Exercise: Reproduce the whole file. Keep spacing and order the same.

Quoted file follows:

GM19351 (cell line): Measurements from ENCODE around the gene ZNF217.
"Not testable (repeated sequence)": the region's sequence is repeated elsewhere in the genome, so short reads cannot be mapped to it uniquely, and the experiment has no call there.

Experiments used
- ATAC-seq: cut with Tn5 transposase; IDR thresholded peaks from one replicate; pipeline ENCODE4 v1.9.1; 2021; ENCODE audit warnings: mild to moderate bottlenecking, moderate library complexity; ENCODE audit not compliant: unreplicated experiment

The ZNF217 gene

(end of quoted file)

GM19351 (cell line): Measurements from ENCODE around the gene ZNF217.
"Not testable (repeated sequence)": the region's sequence is repeated elsewhere in the genome, so short reads cannot be mapped to it uniquely, and the experiment has no call there.

Experiments used
- ATAC-seq: cut with Tn5 transposase; IDR thresholded peaks from one replicate; pipeline ENCODE4 v1.9.1; 2021; ENCODE audit warnings: mild to moderate bottlenecking, moderate library complexity; ENCODE audit not compliant: unreplicated experiment

The ZNF217 gene